Focussing on the pivotal role played by the clitoris, a recent study published in the Journal of Sex & Marital Therapy, titled Women’s Sexual Experience with Genital Touching, Sexual Pleasure, and Orgasm: Results from a U.S. Probability Sample of Women Ages 18 to 94, tried to assess how heterosexual women liked their genitals to be touched and how it can help them achieve an orgasm. Essentially, the team of researchers wanted to find out precisely what types of genital touch made straight women climax. They looked at the points where the women polled liked to be touched, preferred intensity of pressure, style of motion (up-and-down or circular) and so on.
Interestingly, it was seen that most of the women (81.7 per cent) enjoyed “rhythmic” touching. Other popular patterns included a circular rubbing of clitoris (78.3 per cent), a varying intensity of pressure (75.8 per cent) and any kind of touch that delays pleasure (73.6 per cent). Sexologists say that touch is, of course, the language of lovemaking. “The clitoris or the ‘love button’ is the female version of the head of penis. It is the site of the greatest nerve concentration and sexual pleasure,” says Dr Sanjay Kumawat, consultant psychiatrist and sexologist, Fortis Hospital, Mumbai.
“In some women, the clitoris becomes noticeably erect when excited and peeks out from under the clitoral hood formed by the joining of the inner vaginal lips. The clitoral hood is women’s version of ‘foreskin’; rubbing or caressing it gives rise to immense erotic pleasure as the area is highly vascular and increased lubrication causes secretions.” Dr Kumawat says that the clit should be treated to predominantly gentle strokes; it shouldn’t be pinched or bitten or poked as that can cause hurt. He further advises, “A close but slightly oblique stimulation can be ensured by fingers, tongue, or vibrator on either side and on the clitoral hood.”
Practise edging
It’s kind of a mini edge-of-the-seat thriller, with a delayed climax, during lovemaking! To put it simply, edging is all about controlling your orgasm. Try to reach a climactic point, bring yourself back from that brink, and start all over again. Repeat this till you cannot hold it anymore and you have to absolutely orgasm, no matter what! Shares Anita Rai*, 38, a Delhi-based homemaker, “Trust me, this ensures bigger, better orgasms. Sometimes my husband and I practise this together. For instance, we masturbate in each other’s presence, and we do not allow each other to climax. It’s fun.” If you haven’t tried it yet, start with controlling orgasms while you masturbate alone. That way, you can be familiar with how you orgasm and how far you can go when you control it. So, what are you waiting for? Go, get busy!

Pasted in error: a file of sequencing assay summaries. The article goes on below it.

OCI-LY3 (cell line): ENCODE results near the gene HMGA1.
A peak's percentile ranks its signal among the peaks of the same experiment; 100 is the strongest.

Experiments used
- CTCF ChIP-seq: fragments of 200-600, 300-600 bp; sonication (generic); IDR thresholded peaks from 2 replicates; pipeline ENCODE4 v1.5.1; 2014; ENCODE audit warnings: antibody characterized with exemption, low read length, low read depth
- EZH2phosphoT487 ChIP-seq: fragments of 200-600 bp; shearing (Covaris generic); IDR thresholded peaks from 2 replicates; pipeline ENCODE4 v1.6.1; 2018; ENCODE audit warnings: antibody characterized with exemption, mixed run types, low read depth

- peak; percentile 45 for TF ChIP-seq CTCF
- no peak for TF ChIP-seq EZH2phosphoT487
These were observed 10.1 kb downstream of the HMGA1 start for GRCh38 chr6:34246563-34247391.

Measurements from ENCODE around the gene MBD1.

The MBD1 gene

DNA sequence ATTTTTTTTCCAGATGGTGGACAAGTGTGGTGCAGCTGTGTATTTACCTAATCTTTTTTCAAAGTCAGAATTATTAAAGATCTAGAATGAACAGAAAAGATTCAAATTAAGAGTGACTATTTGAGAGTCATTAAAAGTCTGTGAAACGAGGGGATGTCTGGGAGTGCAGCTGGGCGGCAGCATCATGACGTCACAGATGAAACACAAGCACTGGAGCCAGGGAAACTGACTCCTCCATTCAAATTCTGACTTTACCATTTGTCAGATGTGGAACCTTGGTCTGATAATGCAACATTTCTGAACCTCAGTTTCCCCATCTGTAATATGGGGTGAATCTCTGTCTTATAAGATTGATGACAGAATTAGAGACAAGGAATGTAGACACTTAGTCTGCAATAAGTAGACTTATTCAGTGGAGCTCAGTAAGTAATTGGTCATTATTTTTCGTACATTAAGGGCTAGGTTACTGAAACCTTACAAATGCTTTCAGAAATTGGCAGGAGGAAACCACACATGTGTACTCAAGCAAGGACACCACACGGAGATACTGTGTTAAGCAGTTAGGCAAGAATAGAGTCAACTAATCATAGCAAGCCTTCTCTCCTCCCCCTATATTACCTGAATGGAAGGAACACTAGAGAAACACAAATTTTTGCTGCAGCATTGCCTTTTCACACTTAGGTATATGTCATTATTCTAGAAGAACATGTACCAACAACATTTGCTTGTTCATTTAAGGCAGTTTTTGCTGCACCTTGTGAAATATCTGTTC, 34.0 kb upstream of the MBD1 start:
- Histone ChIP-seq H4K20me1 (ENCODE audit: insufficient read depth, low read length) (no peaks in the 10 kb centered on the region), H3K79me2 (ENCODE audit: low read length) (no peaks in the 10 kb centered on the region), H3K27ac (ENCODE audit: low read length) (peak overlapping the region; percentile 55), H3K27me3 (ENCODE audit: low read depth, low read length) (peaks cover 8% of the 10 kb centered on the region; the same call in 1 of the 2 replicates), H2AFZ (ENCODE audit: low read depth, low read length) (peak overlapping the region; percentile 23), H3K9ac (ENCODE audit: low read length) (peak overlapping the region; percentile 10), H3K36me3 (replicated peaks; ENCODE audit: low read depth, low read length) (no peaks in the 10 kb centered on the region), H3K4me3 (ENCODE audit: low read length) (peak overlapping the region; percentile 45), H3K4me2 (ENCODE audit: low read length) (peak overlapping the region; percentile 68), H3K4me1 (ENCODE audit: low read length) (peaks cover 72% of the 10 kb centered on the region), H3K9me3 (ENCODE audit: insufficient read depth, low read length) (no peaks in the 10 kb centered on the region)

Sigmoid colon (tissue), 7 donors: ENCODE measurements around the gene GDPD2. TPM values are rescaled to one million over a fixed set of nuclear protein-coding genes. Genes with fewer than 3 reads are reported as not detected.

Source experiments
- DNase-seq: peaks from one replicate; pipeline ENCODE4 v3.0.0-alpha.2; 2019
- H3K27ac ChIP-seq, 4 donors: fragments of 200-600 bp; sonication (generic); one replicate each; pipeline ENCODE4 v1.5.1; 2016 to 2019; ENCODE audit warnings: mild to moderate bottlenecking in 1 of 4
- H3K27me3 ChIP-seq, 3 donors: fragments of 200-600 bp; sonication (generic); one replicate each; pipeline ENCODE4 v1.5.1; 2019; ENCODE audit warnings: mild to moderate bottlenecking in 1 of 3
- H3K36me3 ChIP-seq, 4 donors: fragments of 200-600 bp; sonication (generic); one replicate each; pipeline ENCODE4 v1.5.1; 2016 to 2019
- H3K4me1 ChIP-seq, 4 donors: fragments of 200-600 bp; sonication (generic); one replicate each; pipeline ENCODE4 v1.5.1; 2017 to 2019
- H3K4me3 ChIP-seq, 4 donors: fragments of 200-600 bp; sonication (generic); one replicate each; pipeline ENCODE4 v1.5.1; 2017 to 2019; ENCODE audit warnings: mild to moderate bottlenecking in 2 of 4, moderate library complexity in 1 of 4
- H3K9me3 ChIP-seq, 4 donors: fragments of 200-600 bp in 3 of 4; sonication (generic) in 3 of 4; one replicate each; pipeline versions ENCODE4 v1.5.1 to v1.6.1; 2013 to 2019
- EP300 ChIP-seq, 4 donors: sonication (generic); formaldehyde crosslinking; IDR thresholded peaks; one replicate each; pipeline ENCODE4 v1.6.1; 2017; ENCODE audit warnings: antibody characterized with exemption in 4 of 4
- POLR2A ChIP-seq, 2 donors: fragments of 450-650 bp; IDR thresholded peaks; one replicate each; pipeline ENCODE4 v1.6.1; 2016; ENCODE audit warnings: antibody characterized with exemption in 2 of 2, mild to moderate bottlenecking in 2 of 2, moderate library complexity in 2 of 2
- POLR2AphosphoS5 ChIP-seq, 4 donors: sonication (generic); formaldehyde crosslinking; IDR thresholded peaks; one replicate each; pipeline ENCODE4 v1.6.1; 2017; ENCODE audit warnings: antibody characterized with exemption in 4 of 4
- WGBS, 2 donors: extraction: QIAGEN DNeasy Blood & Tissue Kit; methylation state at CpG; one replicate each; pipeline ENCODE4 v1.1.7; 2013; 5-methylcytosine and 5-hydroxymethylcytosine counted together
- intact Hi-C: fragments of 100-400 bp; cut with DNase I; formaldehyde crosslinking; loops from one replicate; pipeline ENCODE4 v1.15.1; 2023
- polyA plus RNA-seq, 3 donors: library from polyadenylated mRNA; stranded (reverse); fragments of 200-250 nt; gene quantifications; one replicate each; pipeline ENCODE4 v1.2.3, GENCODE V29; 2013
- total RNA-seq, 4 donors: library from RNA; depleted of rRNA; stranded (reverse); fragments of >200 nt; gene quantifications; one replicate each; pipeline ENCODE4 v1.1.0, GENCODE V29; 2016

Know the types
It was Sigmund Freud who put forth the idea of two types of women’s orgasms—clitoral and vaginal. Well, that was the 20th century. Science and society have progressed, and researchers have come up with plenty of theories and counter-theories regarding the types of orgasms. Researchers maintain that there are several, not just two. We list the popular ones:
Blended: When you get all types of orgasms, including clitoral and vaginal, blended together.
Multiples: This seems to be the most coveted form of orgasm. It occurs when a woman experiences waves of orgasms, one after another.
Fantasy orgasms: No prize for guessing, these are orgasms you experience by fantasising or mental stimulation alone.
G-spot orgasms: These orgasms are experienced when the erogeneous area of the vagina is stimulated.
Orgasms are great for you!
In her book, Sex: A Natural History, Joann Ellison Rodgers describes how the process of ‘tenting’ or opening of the cervix (when a woman orgasms) helps to flush out unfriendly organisms from the vagina. Studies have also reported that regular orgasms can make women live up to eight years longer than those who don’t experience it regularly. Research has also found that women who orgasm more often have a lower chance of developing heart disease than those who don’t.